United Farmers of Jambi
$3,000 to support a project working with farmers in Senyerang village in Sumatra, Indonesia who lost over 17,000 acres of land seized by Asia Pulp and Paper in 2001. As part of efforts to regain control of the land, this project would establish a 25-acre rubber tree seedling nursery located in this area with the longer-term goal being to secure additional funding and grow the initiative to plant 3 million seedlings to support the local economy and reclaim over 10,000 acres.
 
Foundation for Uganda Women Development
$1,500 to support expanding an existing successful agroforestry and tree planting project in eastern Uganda through establishing two additional tree nurseries supported by rainwater harvesting tanks, which will seed one additional model farm where methods such as alley cropping, live fencing, woodlots and beekeeping will be demonstrated for, and maintained by, project participants.
 
Japan NGO Network on Indonesia (JANNI)
$2,000 to support a community mapping project being conducted, with support from JANNI, by Dayak communities in Long Bentuk and Mekar Baru villages in the province of East Kalimantan, Indonesia, which have faced increasing deforestation resulting from large-scale logging and the rapid advancement of palm oil plantations.
 
Save Sarawak’s Rivers Network (SAVE Rivers)
$500 to support the SAVE Rivers network’s efforts to raise awareness in Sarawak, Malaysia about the risks of building 12 proposed mega-dams on the traditional lands of Indigenous peoples, which would forcibly displace tens of thousands of people and also flood more than 2,000 square kilometers of rainforest.
 
 
Climate Action Fund
 
Texas Environmental Justice Advocacy Services (TEJAS)
$2,000 to support the Manchester Community Festival, which will offer an alternative vision and paths for positive action challenging the southern leg of Keystone XL pipeline and the already toxic levels of environmental pollution faced by the community that would be greatly increased by the pipeline's completion.
 
Eyak Preservation Council
$2,000 to support Eyak Preservation Council's efforts to protect the Eyak ancestral homeland and the last pristine wild salmon habitat in Alaska by pursuing a grassroots strategy to leverage funding towards the acquisition and conservation of the Bering River coalfield, which would mitigate at least between 100 to 185 million tons of CO2.
 
The Alliance for Appalachia
$2,000 to support a three-day training for 30 new organizers across Central Appalachia to strengthen grassroots efforts to stop mountaintop removal coal mining and build leadership in new communities.
 
Gutting the Heartland
$2,000 to support Gutting the Heartland's efforts to connect movements against fossil fuel devastation through photos, video and personal narrative, with a particular focus on organizing Illinois Coal Basin residents to stop the expansion of the Eagle Creek #1 mine to 4 times its current operations (from a coal tonnage of 300,914 to over 1.2 million tons per year).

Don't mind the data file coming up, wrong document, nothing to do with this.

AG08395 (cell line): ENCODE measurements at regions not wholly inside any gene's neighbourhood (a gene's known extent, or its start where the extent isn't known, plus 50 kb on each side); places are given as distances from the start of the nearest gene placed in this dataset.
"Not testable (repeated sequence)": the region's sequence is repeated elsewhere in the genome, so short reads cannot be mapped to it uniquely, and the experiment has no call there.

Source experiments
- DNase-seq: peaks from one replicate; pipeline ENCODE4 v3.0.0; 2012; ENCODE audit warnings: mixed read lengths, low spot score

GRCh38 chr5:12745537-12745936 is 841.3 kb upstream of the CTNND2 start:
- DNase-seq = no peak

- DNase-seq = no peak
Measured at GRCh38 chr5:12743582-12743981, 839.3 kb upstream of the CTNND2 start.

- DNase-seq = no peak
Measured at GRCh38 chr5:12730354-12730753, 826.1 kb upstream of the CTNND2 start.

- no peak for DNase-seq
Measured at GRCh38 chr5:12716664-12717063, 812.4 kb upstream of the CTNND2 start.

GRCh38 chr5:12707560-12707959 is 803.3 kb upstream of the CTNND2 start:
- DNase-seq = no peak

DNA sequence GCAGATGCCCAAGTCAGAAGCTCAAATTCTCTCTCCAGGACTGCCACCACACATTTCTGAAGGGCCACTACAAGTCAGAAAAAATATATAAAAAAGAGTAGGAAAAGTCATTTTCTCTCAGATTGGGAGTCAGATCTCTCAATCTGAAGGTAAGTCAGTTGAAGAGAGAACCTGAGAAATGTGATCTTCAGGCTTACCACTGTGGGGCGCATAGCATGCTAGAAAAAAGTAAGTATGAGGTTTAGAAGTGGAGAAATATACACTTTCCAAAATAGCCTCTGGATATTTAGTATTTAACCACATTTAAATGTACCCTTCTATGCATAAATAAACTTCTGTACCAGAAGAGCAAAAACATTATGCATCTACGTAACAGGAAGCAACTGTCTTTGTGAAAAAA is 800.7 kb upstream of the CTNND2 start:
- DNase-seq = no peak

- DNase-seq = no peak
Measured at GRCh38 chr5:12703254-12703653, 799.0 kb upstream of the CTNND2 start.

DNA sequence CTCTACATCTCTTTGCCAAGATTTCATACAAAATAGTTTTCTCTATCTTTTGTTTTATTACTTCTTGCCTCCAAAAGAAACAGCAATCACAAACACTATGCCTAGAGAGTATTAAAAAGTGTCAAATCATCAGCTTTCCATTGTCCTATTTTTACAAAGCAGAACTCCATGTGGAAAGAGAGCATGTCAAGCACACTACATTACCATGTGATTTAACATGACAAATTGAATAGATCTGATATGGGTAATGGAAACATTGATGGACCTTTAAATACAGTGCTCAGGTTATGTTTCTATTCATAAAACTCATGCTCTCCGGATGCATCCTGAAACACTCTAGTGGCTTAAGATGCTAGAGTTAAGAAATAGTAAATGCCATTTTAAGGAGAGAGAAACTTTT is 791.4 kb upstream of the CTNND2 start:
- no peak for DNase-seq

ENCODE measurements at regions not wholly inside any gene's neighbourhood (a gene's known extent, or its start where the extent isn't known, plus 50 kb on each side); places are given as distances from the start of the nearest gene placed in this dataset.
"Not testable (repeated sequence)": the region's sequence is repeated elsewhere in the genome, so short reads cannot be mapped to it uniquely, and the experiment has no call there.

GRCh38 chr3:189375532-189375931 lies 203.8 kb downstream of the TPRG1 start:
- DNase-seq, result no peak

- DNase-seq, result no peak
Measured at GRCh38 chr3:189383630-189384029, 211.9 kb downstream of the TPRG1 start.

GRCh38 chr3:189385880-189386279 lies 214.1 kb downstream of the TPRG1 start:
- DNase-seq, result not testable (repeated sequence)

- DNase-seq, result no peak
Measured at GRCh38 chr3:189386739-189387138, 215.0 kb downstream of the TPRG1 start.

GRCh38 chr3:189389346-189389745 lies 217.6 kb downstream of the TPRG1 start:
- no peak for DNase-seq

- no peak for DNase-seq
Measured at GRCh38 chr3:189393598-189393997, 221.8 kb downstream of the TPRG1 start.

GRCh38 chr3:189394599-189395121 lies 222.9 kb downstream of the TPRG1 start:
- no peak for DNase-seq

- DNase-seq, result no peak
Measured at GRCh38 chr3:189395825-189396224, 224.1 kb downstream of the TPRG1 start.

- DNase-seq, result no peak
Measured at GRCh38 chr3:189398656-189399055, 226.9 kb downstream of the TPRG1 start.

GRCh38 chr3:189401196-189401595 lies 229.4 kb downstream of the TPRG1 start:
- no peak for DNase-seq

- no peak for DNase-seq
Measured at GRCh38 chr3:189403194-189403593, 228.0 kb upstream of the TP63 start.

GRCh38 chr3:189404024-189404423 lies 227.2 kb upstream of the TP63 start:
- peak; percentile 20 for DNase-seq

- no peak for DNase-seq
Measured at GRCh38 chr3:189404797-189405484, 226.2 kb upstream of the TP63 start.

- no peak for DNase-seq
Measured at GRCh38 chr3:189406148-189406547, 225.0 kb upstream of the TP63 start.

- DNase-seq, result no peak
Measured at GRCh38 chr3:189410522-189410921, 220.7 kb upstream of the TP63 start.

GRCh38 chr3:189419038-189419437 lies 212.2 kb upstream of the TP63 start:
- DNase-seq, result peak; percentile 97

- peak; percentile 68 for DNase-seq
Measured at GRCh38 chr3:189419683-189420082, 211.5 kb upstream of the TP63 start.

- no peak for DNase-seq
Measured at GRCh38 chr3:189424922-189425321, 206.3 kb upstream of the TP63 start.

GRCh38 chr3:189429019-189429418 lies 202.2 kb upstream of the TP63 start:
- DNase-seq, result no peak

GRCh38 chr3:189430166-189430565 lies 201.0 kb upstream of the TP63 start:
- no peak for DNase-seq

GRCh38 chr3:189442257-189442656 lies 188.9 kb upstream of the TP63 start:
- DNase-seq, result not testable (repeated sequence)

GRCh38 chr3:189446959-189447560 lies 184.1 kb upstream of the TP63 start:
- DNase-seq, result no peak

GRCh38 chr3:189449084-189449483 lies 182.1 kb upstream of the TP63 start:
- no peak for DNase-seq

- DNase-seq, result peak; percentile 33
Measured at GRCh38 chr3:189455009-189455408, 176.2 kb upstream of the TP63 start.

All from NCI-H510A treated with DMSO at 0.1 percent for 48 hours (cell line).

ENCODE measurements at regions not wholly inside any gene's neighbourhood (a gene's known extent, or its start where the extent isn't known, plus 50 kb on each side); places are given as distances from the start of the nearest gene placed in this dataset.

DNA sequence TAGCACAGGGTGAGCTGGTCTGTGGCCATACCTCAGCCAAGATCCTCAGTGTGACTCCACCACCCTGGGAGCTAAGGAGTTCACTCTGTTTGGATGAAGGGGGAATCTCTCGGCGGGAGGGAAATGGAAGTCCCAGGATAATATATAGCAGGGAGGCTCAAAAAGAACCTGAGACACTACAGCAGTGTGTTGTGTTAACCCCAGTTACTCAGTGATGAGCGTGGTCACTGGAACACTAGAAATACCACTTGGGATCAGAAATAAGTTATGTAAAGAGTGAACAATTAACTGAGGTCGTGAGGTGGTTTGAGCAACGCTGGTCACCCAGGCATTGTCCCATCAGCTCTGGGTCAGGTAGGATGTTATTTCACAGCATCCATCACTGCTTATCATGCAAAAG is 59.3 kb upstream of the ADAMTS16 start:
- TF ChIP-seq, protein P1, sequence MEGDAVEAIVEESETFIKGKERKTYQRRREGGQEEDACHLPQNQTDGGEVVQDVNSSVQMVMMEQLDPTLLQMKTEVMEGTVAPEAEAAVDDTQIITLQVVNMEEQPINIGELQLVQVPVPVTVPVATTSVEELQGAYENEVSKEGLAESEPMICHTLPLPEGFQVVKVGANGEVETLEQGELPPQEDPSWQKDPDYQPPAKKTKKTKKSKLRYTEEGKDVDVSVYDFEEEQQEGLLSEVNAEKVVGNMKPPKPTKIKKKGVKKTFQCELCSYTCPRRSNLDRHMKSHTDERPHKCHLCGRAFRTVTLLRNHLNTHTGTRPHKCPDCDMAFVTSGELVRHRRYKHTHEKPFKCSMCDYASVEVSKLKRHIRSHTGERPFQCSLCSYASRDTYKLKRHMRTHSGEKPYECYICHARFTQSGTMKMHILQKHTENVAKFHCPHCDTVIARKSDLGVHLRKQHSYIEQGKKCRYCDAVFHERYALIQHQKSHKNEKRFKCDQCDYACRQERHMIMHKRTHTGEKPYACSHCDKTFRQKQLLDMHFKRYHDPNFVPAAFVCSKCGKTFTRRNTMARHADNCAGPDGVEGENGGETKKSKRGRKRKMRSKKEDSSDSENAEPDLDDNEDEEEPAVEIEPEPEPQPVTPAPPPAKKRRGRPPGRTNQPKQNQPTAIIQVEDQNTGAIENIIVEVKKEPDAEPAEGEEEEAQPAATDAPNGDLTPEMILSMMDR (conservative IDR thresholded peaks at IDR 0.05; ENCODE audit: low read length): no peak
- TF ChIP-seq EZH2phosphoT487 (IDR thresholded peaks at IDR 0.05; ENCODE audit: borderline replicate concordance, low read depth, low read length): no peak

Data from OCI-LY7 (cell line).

2010

In 2010, we partnered with Rainforest Action Network (RAN) to address our 2010 carbon emissions, totaling 4810 tons, by supporting innovative initiatives that keep millions of tons of CO2 in the ground.  Through a $24,000 donation to RAN’s small grant programs Protect-an-Acre and Climate Action Fund, World Centric® is investing directly in community-based organizations, Indigenous federations and small NGOs that are fighting to protect millions of acres of forest.   We also continued to offset 318 tons of carbon  through the One Child/100 Trees Project supported by  People for Progress in India.  Survival rates of the planted trees from 2009 were over 85%.

Here's how our $24,000 grant to RAN's Protect-an-Acre and Climate Action Fund was implemented: 

Protect-an-Acre:

Caura Futures
$3,500 to support Caura Futures conservation efforts within the 45,300 km² Caura River Basin in the Venezuelan Amazon through providing training and tools to safeguard Indigenous knowledge, improve human health, and promote good ecosystem stewardship, including addressing the issue that some youths today are more likely to fell, rather than climb, a palm tree for its fruit by creating new enthusiasm for the traditional practice of tree-climbing through introducing new gear, reviewed and approved by community members, and holding competitions. A workshop will expand this aspect of the project to Iquitos, Peru, where wild palm fruit markets are highly developed and the problem of felling palms is widespread.
http://understory.ran.org/2012/04/20/bringing-a-competitive-spirit-to-rainforest-protection/

WALHI Jambi